When the UPMC Braddock hospital was demolished beginning last year, the community was left with a huge gap in the center of the financially woebegone town.
On Wednesday, Allegheny County Executive Dan Onorato detailed a plan to fill in that void with an office building, housing, and a 20,000-square-foot park.
Drafted with input from Braddock's elected officials, the $20.3 million dollar plan would be carried out over the next two years, with a tentative completion date of late 2013.
Onorato said that a $6.6 million, 26,000-square-foot office building would be the centerpiece of the property, with room to accomodate several potential tenants.
"Community college could possibly go there, the Health Department, Human Services, other activities that the county has in the area that could ultimately get in this building," said Onorato. "There will be other room for other retail and commercial activities. This is a building that will also have a primary care health service."
The primary care health service would fill a major need in the town. After the hospital's closure, a free clinic moved into Braddock, but Borough Councilman Jesse Brown said that the community needs more.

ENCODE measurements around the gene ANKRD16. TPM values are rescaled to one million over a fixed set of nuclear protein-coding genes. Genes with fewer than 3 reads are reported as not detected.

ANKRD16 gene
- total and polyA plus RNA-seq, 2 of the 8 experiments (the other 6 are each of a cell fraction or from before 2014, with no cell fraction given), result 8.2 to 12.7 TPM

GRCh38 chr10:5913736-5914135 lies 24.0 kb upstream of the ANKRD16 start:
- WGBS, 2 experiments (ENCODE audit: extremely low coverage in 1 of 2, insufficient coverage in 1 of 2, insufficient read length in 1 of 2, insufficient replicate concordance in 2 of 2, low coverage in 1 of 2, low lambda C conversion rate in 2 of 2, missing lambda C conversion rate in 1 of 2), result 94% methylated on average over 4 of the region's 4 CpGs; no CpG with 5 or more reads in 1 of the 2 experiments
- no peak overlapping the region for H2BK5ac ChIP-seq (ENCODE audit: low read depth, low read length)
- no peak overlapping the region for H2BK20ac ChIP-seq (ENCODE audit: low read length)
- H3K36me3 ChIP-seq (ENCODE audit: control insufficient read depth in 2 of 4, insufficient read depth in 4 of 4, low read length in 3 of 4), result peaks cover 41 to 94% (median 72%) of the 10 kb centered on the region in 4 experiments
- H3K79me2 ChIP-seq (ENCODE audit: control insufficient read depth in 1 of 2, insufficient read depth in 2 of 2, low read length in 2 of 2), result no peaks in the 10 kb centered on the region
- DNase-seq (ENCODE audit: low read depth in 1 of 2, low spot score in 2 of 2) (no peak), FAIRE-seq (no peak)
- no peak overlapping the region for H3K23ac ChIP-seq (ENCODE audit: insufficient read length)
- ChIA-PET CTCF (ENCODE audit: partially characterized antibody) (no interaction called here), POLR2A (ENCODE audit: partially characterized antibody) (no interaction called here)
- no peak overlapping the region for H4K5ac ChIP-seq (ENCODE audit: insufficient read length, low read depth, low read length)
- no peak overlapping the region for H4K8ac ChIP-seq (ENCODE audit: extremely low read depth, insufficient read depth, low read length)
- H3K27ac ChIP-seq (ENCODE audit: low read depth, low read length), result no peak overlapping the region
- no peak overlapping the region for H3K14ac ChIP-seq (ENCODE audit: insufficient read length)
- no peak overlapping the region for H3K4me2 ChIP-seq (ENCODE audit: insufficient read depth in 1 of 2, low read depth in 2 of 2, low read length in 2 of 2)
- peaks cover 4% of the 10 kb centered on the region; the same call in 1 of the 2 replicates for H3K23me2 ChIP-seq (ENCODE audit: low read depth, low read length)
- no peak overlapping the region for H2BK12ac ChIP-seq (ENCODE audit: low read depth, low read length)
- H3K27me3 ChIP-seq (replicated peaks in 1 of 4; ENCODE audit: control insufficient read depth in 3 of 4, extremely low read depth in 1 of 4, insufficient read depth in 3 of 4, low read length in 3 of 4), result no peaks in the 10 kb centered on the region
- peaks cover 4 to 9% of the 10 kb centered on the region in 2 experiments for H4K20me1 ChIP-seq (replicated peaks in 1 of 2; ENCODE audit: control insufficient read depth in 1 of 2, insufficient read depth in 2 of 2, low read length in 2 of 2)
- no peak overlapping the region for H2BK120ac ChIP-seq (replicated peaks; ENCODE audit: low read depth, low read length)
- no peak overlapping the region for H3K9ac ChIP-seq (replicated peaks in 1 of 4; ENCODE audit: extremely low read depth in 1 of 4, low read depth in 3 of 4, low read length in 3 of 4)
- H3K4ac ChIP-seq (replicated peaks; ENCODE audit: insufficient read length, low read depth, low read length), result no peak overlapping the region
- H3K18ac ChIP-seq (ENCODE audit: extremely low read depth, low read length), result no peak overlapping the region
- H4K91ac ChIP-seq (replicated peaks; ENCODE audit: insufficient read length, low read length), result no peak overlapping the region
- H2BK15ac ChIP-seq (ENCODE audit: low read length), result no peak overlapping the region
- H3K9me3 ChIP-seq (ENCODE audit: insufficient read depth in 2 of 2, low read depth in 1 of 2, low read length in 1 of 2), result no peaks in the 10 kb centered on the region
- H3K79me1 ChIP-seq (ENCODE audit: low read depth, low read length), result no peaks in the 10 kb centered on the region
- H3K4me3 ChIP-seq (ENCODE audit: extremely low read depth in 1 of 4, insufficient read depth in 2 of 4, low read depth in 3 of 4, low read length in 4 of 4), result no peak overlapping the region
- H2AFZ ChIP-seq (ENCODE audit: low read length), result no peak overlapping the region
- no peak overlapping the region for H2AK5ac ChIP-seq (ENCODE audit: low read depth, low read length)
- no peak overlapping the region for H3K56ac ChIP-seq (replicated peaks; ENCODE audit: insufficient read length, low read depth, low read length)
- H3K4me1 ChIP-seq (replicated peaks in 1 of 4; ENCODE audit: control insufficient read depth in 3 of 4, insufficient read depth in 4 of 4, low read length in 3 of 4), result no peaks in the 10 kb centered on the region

"The primary care center right now does not provide the needs that the community needs in Braddock," said Brown.
In terms of housing, the plan would install 24 rental units and 11 single-family townhomes for sale, at a total cost of $12 million. The office building would be constructed first, followed by the rental homes, and lastly the townhomes.
As for funding, UPMC will pay $3 million, to be matched by a $3 million redevelopment grant from the state. In addition, the project will receive an $8 million state tax credit and $1.2 million in private investment. The remaining cost of $5.1 million will be divvied between Allegheny County and the federal government.
"While we're investing some tax dollars here, remember what was here. This was a site that didn't pay any taxes," said Onorato. "This is going to be privately owned, this site. So, every building that we've talked about, and these phases, are all going to be paying property taxes. So, there's a long-term benefit to Braddock here."
Onorato said that the office building would ultimately provide long-term employment for Braddock residents, and the construction work would create the equivalent of 80 full-time jobs.
Since Onorato will be leaving his office in January, he said that he's made certain that incoming County Executive Rich Fitzgerald will give the project the same priority that he has.